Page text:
Image from source
Employers who feel they’ve finally gotten the handle on how to best hire millennials now face a new challenge: Generation-Z.
The Gen-Z demographic—people born on or after 1996—will outnumber millennials this year, according to Bloomberg. Gen-Z is expected to make up 2.4 billion out of 7.7 billion people worldwide this year.
Generalizing across such a large group is perilous, but it’s critical for employers to have a basic understanding of the requirements and expectations this new generation is bringing to the workforce.
They talk tech—fluently
Gen-Z, the oldest members of which will be 23 this year, is the first generation to have had the internet around for its entire lifetime. The bulk of these young workers are proficient in texting and completely accustomed to having the Web at their fingertips. Things that baby boomers struggle with, like interacting with chatbots, comes naturally to them.
And many are masters at their devices, largely because they have had them for quite some time. “Gen-Zs think it’s perfectly ok for a 13-year-old to have a smartphone. Even millennials didn’t think that,” says William Tincup, president of RecruitingDaily.com.
Given that, Gen-Z folks have developed high expectations of technology. If an app doesn’t work as expected, it will soon be gone.
They rely on tech-based relationships
Gen Z turns to technology, rather than people, to learn new things. “They will watch videos about kids playing games instead of playing the games themselves. You have to wonder how that is wiring or rewiring the brain,” says Tincup.
While older workers often shrug off technology glitches, grabbing a cup of coffee while their system updates, Gen-Z may not be so forgiving. They expect their stuff to work and work now. Otherwise, they’ll seek alternative solutions.
Many Gen-Zs are used to interacting with their devices via touch or increasingly via voice, since many grew up with smart home speakers or have been bossing Siri around for years. Talking to an app is no big deal to them.
One downside to all this tech, is that many in this group have trouble with “soft” people skills. Sure, they are adept at technology but having a conversation and looking someone in the eye doesn’t come naturally to them.
They have on-demand mindsets
This Gen-Z group tends to flit from one task, website or social network to another, perhaps because attention spans seem to be shrinking. It is safe to say that instant updates to everything have impacted people’s ability to concentrate.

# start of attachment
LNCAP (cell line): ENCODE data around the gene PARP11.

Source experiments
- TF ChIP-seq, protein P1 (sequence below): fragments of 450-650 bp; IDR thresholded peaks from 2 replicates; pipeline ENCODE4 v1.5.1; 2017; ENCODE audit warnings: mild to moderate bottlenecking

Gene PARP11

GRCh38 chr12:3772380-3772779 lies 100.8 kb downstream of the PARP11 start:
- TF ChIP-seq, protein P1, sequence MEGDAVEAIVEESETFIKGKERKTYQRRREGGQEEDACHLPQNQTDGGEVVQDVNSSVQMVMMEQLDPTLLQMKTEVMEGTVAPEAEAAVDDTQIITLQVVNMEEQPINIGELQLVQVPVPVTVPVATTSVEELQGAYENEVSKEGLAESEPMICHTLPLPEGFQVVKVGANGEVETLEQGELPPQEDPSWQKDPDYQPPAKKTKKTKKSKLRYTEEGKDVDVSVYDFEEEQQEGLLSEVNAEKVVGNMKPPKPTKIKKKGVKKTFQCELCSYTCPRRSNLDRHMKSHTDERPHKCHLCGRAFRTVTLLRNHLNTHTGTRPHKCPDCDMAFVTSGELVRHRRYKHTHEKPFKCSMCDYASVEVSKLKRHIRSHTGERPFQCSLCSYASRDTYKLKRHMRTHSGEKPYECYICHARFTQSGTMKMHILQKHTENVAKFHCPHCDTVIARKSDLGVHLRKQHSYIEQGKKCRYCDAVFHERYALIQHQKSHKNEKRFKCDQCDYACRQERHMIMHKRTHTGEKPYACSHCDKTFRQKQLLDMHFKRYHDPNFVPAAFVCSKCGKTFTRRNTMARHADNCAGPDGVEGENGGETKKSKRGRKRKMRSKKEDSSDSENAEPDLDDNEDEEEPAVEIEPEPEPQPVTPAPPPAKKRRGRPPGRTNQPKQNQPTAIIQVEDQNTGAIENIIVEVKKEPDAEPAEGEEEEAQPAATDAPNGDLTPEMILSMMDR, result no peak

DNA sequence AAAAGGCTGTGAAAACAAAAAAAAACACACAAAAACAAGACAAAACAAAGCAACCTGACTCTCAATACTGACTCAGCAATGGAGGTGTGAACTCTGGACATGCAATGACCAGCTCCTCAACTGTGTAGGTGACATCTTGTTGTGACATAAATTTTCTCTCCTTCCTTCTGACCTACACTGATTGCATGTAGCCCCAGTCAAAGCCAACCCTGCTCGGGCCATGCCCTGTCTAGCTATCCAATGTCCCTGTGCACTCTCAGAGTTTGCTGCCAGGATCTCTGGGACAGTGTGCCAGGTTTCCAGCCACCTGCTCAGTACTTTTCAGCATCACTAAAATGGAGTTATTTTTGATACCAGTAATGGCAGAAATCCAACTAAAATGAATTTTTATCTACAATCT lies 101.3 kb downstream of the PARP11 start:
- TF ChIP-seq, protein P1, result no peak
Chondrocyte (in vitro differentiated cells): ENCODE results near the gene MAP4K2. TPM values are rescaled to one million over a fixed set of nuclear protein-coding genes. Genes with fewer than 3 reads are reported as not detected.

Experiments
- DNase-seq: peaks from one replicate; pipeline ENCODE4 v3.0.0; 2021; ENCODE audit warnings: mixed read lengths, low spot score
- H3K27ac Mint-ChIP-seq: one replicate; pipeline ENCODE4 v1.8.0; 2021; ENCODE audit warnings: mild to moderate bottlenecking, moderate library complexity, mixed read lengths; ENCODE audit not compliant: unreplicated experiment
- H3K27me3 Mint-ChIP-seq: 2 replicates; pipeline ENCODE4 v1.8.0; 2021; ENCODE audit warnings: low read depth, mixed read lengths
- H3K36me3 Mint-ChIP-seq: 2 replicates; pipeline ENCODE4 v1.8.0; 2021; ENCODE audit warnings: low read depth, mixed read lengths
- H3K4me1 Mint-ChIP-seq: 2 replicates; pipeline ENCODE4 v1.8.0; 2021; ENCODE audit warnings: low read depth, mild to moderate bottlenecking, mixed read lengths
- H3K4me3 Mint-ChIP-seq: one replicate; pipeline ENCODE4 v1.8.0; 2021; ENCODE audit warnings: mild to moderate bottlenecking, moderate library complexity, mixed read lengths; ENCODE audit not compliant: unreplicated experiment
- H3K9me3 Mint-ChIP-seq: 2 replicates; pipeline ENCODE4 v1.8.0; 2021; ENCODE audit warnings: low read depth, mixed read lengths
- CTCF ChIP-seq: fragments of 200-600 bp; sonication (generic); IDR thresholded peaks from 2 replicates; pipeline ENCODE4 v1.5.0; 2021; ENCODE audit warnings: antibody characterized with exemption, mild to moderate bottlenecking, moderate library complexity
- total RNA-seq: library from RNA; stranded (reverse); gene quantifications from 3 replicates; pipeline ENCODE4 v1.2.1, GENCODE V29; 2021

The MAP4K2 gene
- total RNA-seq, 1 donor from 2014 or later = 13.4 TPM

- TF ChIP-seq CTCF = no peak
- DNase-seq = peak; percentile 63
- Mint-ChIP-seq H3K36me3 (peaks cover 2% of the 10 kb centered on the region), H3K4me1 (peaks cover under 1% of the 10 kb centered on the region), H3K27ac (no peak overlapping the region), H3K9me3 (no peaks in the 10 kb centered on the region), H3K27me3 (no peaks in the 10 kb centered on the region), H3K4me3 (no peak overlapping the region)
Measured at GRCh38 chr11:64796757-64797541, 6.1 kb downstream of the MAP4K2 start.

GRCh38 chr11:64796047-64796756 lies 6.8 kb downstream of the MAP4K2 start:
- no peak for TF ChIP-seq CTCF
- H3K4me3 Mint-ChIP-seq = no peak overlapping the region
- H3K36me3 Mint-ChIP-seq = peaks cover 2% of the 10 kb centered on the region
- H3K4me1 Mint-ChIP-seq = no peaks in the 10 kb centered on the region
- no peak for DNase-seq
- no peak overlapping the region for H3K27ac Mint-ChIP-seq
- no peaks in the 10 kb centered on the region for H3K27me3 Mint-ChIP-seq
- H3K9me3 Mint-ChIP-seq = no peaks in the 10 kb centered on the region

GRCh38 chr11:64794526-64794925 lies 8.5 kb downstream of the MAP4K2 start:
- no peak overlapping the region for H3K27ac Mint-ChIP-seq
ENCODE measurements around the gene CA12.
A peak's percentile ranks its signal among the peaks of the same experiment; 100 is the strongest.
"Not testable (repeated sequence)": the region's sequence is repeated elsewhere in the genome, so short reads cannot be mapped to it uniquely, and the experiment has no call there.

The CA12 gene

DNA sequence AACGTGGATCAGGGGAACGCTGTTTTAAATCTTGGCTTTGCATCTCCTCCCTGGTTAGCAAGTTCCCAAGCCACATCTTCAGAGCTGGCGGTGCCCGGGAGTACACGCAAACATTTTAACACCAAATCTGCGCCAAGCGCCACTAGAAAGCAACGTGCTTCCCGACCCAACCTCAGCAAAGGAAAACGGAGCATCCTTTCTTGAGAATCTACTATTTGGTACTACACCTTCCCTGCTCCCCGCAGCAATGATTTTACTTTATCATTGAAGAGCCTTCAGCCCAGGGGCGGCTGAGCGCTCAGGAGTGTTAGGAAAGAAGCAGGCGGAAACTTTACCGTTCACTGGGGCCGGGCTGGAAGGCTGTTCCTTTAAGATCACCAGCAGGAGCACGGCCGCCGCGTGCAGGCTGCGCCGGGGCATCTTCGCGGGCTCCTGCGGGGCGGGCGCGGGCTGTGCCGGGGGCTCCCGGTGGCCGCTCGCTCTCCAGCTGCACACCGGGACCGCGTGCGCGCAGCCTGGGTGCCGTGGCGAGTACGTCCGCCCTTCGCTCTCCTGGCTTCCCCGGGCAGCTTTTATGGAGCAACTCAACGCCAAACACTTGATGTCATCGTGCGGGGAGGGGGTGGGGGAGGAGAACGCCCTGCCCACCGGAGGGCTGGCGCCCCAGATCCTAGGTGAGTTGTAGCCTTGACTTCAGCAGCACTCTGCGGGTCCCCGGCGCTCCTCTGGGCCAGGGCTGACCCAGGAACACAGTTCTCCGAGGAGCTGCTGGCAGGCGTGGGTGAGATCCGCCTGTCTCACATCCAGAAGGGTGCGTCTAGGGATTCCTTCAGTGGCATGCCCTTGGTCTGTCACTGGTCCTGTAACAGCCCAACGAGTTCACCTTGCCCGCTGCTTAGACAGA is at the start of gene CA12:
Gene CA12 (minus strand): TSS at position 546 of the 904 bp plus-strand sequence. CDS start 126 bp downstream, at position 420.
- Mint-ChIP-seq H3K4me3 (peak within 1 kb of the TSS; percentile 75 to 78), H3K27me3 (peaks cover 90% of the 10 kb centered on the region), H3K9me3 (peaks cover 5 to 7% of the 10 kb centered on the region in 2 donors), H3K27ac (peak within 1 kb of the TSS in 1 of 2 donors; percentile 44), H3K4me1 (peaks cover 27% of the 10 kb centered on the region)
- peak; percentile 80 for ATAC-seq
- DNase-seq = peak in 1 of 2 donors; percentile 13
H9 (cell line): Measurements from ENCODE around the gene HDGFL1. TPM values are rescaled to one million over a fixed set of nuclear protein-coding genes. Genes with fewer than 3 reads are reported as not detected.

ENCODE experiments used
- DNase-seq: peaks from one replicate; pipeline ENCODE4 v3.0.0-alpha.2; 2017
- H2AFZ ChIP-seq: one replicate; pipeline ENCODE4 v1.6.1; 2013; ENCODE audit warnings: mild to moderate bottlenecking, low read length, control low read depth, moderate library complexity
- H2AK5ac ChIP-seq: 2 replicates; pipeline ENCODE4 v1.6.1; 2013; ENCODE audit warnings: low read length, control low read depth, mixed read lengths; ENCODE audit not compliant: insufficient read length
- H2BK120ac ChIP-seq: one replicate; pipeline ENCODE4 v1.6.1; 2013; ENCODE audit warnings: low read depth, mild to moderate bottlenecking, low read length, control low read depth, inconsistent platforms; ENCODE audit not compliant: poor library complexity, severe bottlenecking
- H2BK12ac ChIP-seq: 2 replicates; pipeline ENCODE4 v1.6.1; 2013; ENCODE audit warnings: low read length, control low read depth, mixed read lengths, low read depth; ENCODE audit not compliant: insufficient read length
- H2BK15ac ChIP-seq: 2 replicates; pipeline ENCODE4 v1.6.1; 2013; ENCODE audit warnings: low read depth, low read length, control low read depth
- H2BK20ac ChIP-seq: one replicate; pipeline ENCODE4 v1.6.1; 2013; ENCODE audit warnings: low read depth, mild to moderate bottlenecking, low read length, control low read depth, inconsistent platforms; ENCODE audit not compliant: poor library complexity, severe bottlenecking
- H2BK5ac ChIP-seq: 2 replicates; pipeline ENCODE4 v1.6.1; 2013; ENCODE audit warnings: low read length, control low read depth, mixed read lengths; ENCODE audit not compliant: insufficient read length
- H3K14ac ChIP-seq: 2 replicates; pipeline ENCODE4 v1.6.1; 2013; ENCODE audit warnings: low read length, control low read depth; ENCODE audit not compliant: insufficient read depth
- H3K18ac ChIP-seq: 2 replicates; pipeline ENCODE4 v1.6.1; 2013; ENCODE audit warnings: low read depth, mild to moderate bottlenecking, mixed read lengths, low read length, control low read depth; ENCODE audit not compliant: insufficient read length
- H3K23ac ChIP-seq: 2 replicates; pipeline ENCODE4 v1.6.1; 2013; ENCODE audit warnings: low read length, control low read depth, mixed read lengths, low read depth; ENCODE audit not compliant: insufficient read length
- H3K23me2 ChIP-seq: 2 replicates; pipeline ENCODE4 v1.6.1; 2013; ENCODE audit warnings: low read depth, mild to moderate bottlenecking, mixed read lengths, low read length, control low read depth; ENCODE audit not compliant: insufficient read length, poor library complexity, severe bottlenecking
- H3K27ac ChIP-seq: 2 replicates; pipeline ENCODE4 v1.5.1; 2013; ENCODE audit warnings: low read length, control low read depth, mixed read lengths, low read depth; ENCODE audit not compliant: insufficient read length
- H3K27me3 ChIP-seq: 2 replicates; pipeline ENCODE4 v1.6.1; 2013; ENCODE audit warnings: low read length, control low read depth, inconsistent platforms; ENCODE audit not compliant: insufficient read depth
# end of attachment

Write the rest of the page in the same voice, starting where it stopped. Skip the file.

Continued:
Employers should note the attention deficit issue and realize that the days when a company could recruit a top candidate and expect them to stay in the same job for years or even months at a time, are over. Gen Zs are wired to want new challenges all the time, so employers will need to change things up in order to retain them.
Hiring managers should also consider flexible working hours and work-from-home options to attract people who are used to doing what they want when they want.
On the other hand, this is work after all and employers need to stress that new hires work within teams and communicate well to achieve personal and corporate success.
They work toward a new definition of success
Gen-Zs are highly independent and entrepreneurial—even more so than their millennial counterparts. When it comes to finding success and meaning at work, they respond to independence and purpose.
While it’s critical for employers to bring these new hires up to speed on the social skills they may lack, it will also benefit their teams to embrace the entrepreneurial spirit.
Gen-Z brings forth tech-smart candidates all companies crave. But would-be employers should realize that these candidates will also need help to focus, support to learn soft skills and opportunities to thrive as part of a winning team.
With all that said, the biggest takeaway is to get started with Gen-Z – now.
“Employers took years to understand the millennial generation and how they were changing up the workforce. Well, Gen-Z is here and if companies don’t start experimenting with them now, they will end up being blindsided in the exact same way,” Tincup emphasizes.
Businesses that want to get ahead of this generation should start interacting with them as soon as possible. Talk to them, hire them and get them on your team. The only way we’ll learn who they are and how they behave is to start the engagement. With the oldest part of Gen-Z entering the workforce now, there’s no better time like the present.
Emily He is the senior vice president of marketing at Oracle HCM Cloud.